No More Walls – by James Nelson
James Nelson, aka Mick the Punk, the Diamond Geezer, is a man with a remarkable story. Born into poverty in Clerkenwell in 1936, he spent much of his adult life as a homeless alcoholic until a near-death experience in 1972 caused him to sober up. James wrote No More Walls, which was first published in 1978.
On 1 May James Nelson held a launch party at Primrose Hill Community Centre for the 4th edition of his book. Councillor Richard Cotton, Mayor of Camden 2017-18, gave a tribute to the book – “I have devoted a substantial part of my mayoral year to fundraising for C4WS Homeless Project, which helps local people to rebuild their lives after the trauma of homelessness. Michael lives locally and his book is a timely reminder of the difficulties faced by homeless people. Michael’s story demonstrates that there is so much talent hidden in doorways. I am delighted that his book is being published again, and I hope it will inspire the reader to join the fight against homelessness and perhaps to volunteer with one of the homeless charities.”
Sir Keir Starmer and the trustees of Stephen Tindale Climate Answers are hosting a reception to launch this charity at Primrose Hill Community Library on Thursday 14 June, 7 – 9.30pm. The event is open to all who are interested in environmental concerns.
Stephen Tindale was a remarkable man – a committed environmentalist and social reformer who saw the dangers and risks of the modern world but who retained a sense of optimism that change and progress were possible. He was a realist, recognising that progress involved pragmatic decisions made in complex situations. He died tragically young in 2017, and this charity has been created in his memory. Its aim is to continue the work he began and give practical help and support.
Stephen and Suzanna Hinson created the website Climate Answers. Stephen had broad interests and his work over thirty years touched on many issues, from Energy Policy and the alternatives, a carbon-based economy, environmental impacts from air quality to the persistence of energy poverty. His interests were not limited to the UK. Climate change and other environmental challenges recognise no borders. The answers he produced were shaped by the challenges and the available options which existed during his lifetime. The agenda, however, constantly changes. The scientific evidence about climate change and other environmental issues are growing month by month, and research is constantly opening up the possibility of new solutions. Stephen always kept up with the times and the charity hopes to do the same.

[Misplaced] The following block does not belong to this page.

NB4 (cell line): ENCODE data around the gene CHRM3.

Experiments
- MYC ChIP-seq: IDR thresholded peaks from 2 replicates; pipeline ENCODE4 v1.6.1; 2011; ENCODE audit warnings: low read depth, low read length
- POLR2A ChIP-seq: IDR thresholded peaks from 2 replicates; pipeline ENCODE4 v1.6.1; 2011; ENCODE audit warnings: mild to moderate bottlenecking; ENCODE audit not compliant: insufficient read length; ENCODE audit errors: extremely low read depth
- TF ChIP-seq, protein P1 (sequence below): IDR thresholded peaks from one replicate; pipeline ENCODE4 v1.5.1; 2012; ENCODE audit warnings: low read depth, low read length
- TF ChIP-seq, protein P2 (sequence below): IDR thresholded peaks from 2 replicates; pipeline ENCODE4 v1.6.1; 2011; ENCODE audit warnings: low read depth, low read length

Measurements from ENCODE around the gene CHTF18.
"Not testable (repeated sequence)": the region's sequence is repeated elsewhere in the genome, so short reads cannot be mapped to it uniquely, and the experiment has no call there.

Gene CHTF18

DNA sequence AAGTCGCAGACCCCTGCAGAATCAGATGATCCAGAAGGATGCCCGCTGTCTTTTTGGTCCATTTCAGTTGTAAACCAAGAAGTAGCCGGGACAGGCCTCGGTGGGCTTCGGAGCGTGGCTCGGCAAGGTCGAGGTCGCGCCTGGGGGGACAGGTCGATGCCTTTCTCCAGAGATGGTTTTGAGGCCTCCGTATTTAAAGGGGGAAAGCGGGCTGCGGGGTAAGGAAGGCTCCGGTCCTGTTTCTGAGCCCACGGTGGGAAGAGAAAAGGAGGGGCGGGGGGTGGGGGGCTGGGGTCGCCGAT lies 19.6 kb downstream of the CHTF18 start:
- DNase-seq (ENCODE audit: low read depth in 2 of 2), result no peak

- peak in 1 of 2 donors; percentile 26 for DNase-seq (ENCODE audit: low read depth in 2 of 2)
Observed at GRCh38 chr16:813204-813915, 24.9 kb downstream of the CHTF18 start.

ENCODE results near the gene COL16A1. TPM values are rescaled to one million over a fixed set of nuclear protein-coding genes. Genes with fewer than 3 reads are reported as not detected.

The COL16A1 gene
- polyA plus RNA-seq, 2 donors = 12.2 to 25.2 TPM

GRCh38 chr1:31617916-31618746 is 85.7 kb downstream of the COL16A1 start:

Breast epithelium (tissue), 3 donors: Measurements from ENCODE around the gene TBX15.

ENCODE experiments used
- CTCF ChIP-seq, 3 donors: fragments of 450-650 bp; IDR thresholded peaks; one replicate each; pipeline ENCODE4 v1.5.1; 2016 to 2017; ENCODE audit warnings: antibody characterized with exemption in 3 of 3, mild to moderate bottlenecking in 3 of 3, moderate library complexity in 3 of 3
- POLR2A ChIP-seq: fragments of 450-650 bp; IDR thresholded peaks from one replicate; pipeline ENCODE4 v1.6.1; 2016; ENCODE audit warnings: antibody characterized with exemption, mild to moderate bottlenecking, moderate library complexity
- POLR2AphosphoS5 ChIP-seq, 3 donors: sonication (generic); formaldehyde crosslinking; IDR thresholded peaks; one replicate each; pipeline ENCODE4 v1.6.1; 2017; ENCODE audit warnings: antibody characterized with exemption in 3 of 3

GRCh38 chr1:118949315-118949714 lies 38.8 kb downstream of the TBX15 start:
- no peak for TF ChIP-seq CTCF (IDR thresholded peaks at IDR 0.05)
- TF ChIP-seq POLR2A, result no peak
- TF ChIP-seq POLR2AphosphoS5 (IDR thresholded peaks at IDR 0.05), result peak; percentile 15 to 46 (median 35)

He also believed in communication. Ideas only matter if they are disseminated, challenged and debated. In that spirit, the charity will report regularly on its activities and on the work being done by those who receive grants.
We welcome ideas and contributions. Stephen never believed he had all the answers, but he always believed that there were answers to be found. The charity’s role is to continue the search.
The launch of Stephen Tindale’s Climate Matters is open to all who are interested. Come along on Thursday 14 June, 7 – 9 pm to Primrose Hill Community Library. For further information, please contact Helen Tindale at firstname.lastname@example.org
On Thursday 10 May Bishop Rob, our local Bishop of Edmonton, brought Bishop Sarah, the new Bishop of London, to the parish of St Mary’s. The congregation gathered at 7 a.m. on a breezy morning for a short Ascension Day service at the top of Primrose Hill. The Right Reverend Dame Sarah Mullally is the 133rd Bishop of London and the first female to hold the post. She was made a Dame in 2005 for services to nursing. Bishop Sarah was installed in her role at St Paul’s Cathedral in May, where she performed the ritual of knocking three times with her staff on the Cathedral’s Great West door.
After the historic service, the congregation went back to St Mary’s Primrose Hill, to welcome Bishop Sarah over coffee and croissants.